Breathe in, whistle.
November 9, 2007 4:34 AM   Subscribe

Those are some pretty good high school bands (though I'm not a great fan of that rendition of Night on Bald Mountain... not exciting enough or well-blended enough to be really effective).

Considered one of the very best college wind ensembles today is the North Texas Wind Symphony. They've released a large number of recordings of wind ensemble literature.

Despite their prevalence in high school and college, there are very few full-time professional wind ensembles or concert bands (excluding service bands). For some reason, band music is very strong in Japan compared to the USA. Accordingly, one of the few professional wind ensembles is the Tokyo Kosei Wind Orchestra.
posted by musicinmybrain at 7:57 AM on November 9, 2007

I posted a wind ensemble recording of mine here a while back, a terrific piece. Wind ensembles, wind symphonies, concert and symphonic bands are indeed flourishing throughout the world (not just in the U.S. and Japan, but also in South Korea, Singapore, China, Australia, the UK, etc.). And there are indeed some amazing high school ensembles out there.

The main reason there are very few full time professional wind ensembles or concert bands is primarily an issue of repertoire--the orchestra has about 300 years' worth of music from which to draw, while composers only started writing for the band in the early 1900s*, and only in a big way in the past half century. So there really isn't enough great repertoire yet to sustain a full time professional ensemble. (Plus, in the U.S. anyway, it's hard enough for the organizations--like orchestras--that do exist to sustain themselves.)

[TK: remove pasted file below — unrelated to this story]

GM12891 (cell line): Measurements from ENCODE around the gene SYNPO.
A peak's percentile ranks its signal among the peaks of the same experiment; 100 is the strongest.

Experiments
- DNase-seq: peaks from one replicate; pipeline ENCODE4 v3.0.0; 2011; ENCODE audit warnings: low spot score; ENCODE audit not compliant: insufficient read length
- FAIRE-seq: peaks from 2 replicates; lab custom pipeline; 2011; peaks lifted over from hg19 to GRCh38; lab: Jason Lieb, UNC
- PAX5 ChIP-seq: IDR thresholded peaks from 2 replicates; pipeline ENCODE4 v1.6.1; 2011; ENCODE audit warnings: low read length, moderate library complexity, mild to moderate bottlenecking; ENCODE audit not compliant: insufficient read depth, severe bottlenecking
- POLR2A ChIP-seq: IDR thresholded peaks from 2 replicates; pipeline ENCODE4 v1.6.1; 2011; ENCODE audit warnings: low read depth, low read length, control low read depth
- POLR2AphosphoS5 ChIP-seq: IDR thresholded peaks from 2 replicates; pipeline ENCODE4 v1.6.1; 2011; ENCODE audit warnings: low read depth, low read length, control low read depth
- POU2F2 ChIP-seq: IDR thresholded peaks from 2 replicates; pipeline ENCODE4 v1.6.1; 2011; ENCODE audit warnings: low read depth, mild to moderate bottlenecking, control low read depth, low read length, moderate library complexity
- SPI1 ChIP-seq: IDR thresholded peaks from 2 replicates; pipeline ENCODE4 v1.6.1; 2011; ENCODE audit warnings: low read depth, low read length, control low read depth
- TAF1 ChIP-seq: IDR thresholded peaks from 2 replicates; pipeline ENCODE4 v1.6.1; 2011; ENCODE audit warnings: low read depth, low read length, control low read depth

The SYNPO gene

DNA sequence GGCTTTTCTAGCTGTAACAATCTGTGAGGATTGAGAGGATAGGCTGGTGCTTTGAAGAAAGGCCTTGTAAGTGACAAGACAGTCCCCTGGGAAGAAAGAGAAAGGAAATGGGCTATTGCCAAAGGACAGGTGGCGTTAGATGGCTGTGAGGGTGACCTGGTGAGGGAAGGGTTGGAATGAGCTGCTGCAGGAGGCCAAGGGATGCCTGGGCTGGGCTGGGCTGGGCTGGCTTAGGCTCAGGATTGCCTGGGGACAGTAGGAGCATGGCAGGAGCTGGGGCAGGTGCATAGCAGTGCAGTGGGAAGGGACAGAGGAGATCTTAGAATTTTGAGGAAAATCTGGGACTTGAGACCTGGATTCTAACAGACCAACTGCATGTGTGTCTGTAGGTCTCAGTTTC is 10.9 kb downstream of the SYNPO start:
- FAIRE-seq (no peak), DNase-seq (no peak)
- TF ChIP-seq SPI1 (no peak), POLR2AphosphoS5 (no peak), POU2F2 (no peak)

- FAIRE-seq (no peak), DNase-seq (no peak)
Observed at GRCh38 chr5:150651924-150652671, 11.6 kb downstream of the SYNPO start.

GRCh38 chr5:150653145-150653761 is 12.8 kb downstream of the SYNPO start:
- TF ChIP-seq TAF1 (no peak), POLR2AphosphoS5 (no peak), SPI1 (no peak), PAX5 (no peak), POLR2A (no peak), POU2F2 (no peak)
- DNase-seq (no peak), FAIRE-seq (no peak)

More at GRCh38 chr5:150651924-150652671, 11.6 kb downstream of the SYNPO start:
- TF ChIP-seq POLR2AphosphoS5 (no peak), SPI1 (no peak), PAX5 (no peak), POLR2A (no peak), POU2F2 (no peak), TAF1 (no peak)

Band music is astonishingly widespread in Japan, and the research I've read indicates that the origin of this lies in the arrival of Commodore Perry, who came ashore with his ship's band, which proved fascinating to the Japanese.

And that Hollywood group's performance is terrible, but the high school groups linked are quite good.

(*-there was no such thing as a large wind ensemble or concert band until the tuba came into common usage in the later 19th century; this is why wind ensemble music composed prior to that is for chamber-size ensemble (with a few notable exceptions, like Handel's Fireworks Music or Berlioz' Grande symphonie fun├Ębre et triomphale); indeed, some of our greatest composers' finest work is for the medium, like Mozart's Gran Partita or Stravinsky's Symphonies of Wind Instruments.)

(Also, you'll get more interesting results if you search Youtube on "wind ensemble".)
posted by LooseFilter at 10:11 AM on November 9, 2007

« Older The History of the Super Mario Franchise.   |   Math classes with a cause. Newer »

This thread has been archived and is closed to new comments